“Is this source legit?” a friend of mine once asked about a news article I shared over social media. Being relatively active on social media, I too at times can get pretty feisty online when it comes to self-expression. The realm of social media can get real chaotic, real fast. Knowing who and what to trust could get tricky at times.

The fact of the matter is, not all unfamiliar news sources are misinformation sources or fake news peddlers, and we should not confine our coffee table media sources only to the mainstream/popular press lest we miss out on alternative media gems. Alternative Media (the good/trustworthy ones that adhere to ethics) churn out fresh, new, and uncharted takes on reality that could be just as credible and of high journalistic quality as its more mainstream counterparts.

Just because a source isn’t popular, it doesn’t mean you should dismiss it entirely. If you shun each unfamiliar media source out there automatically, we might as well throw Internet’s democratizing power in the trash.

The question indeed is – how do we spot these rotten press tomatoes in the digital bunch? Here’s a few ways:

1. Take the (click)bait.

Don’t stop at the headline, the tiny social media captions/excerpts, or the bombarded comments section. Find the whole story and look at all possible angles. If you objectively find that the source is truly dodgy right off the bat, then at least you know more accurately and you didn’t rely on mere hearsay or fuzzy first impressions. Read the next points to know how to better discern fake news from the well-written.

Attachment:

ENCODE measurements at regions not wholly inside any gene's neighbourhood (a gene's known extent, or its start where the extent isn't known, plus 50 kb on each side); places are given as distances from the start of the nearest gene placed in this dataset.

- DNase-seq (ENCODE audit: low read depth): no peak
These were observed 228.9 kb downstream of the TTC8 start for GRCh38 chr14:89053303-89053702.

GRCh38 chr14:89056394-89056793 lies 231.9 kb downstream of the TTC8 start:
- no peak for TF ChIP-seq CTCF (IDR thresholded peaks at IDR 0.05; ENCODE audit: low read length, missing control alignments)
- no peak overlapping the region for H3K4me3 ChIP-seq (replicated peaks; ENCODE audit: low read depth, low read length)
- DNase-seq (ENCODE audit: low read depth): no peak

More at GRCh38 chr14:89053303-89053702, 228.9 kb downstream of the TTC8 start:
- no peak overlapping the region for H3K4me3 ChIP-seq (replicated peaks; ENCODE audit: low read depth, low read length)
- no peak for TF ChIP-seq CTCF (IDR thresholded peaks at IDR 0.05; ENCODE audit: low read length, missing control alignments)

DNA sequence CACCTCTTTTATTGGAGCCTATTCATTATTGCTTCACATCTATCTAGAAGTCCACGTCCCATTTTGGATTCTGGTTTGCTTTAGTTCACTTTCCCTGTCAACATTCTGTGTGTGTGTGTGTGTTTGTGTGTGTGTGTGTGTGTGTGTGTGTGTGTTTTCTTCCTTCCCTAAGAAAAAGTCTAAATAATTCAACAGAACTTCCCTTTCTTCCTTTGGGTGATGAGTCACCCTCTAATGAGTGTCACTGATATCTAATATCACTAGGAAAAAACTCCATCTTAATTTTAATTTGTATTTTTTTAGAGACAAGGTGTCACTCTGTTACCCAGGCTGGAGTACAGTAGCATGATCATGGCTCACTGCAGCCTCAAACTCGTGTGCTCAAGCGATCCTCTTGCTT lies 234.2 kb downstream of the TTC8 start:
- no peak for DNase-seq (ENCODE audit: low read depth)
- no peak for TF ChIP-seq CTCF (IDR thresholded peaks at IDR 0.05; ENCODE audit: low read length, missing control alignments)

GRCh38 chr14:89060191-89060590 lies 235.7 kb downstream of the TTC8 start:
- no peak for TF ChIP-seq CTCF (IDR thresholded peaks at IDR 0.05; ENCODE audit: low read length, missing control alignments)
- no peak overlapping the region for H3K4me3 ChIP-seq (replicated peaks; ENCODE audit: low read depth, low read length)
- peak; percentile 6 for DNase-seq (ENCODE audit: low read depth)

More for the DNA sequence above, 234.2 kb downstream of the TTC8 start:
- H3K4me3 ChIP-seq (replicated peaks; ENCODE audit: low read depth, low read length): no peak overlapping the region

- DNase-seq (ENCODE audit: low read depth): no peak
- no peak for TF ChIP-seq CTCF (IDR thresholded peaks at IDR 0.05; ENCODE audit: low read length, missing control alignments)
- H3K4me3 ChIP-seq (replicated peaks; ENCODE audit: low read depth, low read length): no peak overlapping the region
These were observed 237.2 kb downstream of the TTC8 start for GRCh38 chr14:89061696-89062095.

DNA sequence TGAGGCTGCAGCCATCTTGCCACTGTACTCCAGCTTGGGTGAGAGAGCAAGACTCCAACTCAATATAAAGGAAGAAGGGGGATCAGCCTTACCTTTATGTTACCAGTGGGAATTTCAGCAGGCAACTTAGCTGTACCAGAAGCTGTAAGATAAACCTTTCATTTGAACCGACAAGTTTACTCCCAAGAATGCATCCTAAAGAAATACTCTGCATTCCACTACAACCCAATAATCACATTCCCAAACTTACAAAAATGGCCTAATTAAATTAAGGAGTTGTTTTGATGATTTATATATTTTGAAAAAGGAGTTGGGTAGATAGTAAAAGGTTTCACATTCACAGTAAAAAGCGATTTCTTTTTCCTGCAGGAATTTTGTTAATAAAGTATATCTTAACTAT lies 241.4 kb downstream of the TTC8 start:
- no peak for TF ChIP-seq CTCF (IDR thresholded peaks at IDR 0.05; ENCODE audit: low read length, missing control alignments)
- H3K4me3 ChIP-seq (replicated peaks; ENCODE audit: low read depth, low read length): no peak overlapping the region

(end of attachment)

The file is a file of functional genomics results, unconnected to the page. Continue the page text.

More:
2. Get to the bottom of it.

Now that you’ve reached the full content, verify the sources and citations. If it cites sources completely and provides direct access to the actual material (i.e. direct quotes, interviews, videos, links, references, etc.), then there’s a pretty good chance that it’s legit. Otherwise, if the news bite is all narrative but mentions no verifiable source at all for you to follow through on your quest for truth, then best to take a look around for more credible media sources.

3. Triangulate.

Look at other news source formats other than what shows up on your social news feed. Having multiple sources of data is a great way to validate information. Be in the scene and observe, ask experts, or if that’s logistically far-fetched, check out secondary sources like authentic documents, transcriptions, books, or look at other forms of media such as videos that might help you understand the context more.

4. Be aware of your own cognitive biases.

Yes, at times we could be our own foes as we scavenge the jungle of information for authenticity. One example is what is known in psychology as Confirmation Bias or “the tendency to process information by looking for, or interpreting information that is consistent with one’s existing beliefs (Encyclopaedia Britannica).” It basically occurs when we accept information only when it agrees with us, so we block out views and sources that we don’t like regardless of its accuracy/credibility. If we are not careful, we might tend to reject certain media publications simply because it doesn’t align with our own personal biases.